Dear Li Demei,
I agree with your assessment of the opportunities provided by the second tier Chinese cities, and I would also add some third and fourth tiers as many are still quite large.
" The consumers in the second-tier cities haven’t formed a fixed perspective of wine flavours and styles, nor had any bias, and are more inclusive to all wines",
encapsulates the opportunity which will be achieved by education of the trade and consumers in those cities. Good old fashioned hard work by those with the knowledge and interest in wine will win the day. Most of these cities have many top hotels, restaurants and some wine shops.
Much of the "development" of the Chinese wine market has been done by opportunists flogging large quantities of mostly rubbish wine around the country. The second tiered etc. cities provide the opportunity to develop a consumer based and more sophisticated and sustainable wine market.
Dear Li Demei,
Best wishes for a happy, healthy and prosperous 2015.
Thank you for your article and you are right to allay the fears of what a tariff reduction will do to the Chinese wine market and local producers. Import tariffs are counter productive (sure the Government's coffers fill), but let's have an even playing field please.
Punitive import tariffs will continue to be one of the factors impeding the development of the Indian wine industry!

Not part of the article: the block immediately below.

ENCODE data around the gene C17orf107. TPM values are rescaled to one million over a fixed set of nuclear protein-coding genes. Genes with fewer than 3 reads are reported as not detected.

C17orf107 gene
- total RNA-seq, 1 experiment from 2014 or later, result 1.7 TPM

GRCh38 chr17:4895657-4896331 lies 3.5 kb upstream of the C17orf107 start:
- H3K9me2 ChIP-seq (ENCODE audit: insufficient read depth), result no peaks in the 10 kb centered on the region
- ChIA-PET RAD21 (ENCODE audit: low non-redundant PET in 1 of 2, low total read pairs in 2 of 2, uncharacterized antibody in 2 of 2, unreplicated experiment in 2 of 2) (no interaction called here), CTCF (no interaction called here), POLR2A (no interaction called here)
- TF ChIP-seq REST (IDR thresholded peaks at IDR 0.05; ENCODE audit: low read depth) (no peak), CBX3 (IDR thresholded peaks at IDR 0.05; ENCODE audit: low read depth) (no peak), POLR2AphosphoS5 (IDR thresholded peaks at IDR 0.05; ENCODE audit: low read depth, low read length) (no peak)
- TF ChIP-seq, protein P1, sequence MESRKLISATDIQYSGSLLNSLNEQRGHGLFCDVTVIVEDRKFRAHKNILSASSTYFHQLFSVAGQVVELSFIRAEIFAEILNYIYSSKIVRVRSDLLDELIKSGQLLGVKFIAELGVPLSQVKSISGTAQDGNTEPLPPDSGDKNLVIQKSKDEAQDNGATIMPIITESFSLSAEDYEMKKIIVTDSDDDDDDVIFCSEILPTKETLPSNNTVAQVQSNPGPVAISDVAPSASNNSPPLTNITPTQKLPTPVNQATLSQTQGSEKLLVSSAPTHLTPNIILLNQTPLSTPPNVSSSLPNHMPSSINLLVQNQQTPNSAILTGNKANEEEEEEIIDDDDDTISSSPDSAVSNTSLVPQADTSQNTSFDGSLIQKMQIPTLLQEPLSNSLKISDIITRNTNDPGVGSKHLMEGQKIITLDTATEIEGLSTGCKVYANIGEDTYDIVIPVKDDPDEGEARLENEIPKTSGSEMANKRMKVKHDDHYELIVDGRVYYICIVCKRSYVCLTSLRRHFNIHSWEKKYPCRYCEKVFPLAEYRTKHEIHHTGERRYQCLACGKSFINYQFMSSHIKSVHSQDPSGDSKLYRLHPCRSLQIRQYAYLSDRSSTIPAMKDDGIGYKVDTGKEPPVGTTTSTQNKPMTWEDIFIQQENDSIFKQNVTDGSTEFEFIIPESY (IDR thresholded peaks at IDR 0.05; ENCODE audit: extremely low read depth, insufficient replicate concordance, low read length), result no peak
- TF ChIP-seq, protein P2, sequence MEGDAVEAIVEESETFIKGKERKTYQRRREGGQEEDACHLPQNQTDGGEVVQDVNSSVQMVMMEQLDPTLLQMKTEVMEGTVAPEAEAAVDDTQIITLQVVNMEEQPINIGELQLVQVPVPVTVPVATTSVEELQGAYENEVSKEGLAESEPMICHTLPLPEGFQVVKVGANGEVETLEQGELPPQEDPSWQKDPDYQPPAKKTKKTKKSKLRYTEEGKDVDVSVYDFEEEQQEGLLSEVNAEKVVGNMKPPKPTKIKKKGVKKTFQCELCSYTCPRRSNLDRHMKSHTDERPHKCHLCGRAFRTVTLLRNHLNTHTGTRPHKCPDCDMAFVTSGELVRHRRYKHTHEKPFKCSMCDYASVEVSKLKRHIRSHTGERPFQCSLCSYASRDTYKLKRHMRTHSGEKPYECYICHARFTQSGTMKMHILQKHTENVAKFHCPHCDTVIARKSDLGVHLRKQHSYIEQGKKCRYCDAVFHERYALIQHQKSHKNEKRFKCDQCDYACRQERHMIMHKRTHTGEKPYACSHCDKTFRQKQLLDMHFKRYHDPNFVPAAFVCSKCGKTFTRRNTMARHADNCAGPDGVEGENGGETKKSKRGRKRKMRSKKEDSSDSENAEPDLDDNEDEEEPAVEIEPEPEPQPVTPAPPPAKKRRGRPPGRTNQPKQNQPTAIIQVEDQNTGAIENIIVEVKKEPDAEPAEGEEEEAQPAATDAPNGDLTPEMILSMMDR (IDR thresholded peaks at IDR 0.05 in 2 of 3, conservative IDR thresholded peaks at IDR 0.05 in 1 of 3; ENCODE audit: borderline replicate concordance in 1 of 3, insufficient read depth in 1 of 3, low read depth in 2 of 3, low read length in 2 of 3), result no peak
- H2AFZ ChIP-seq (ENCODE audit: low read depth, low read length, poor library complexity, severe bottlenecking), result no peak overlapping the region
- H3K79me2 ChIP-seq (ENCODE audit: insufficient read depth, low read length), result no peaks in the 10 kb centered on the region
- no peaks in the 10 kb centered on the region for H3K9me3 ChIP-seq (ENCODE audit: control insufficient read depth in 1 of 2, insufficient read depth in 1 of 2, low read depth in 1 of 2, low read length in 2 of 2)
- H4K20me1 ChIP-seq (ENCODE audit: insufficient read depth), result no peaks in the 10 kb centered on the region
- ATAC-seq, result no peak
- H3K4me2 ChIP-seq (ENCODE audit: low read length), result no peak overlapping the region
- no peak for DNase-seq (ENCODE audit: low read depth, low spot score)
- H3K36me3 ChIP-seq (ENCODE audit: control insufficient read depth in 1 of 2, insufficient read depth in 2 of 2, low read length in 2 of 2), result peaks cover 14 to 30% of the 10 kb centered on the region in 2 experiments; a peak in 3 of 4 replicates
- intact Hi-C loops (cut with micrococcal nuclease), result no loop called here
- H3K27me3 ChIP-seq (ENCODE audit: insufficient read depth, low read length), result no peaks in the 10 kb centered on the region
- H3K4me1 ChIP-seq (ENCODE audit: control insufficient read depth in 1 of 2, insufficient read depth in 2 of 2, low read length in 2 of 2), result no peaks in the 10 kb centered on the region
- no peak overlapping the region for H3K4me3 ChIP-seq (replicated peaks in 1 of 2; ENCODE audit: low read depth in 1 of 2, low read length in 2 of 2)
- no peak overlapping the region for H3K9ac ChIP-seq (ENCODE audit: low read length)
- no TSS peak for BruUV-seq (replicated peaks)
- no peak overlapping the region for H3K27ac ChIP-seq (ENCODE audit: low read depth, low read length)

A wine producing country should embrace the import of QUALITY wine both for its enjoyment but also as a benchmark for local producers. But as in Australia I see no justification for importing cheap rubbish - sorry I forgot about the wine opportunists peddling price as their only point of differentiation!! An industry basing its future on price alone has a problem unless you are the lowest cost producer. That certainly isn't Australia and probably not China.
The loss of many Chinese wine importers last year has reduced the number of opportunists, many more will disappear leaving those who understand that the beverage market requires real focus and dedication over the long term.
The call (by you and others) for the need to change the focus of wine distribution and to improve the education of trade and consumers in China will provide a more sustainable and stable market place .
Let's enjoy 2015 even more by drinking less but drinking better. I am excited by the prospect already and I hope to share my excitement with a s many others as I can.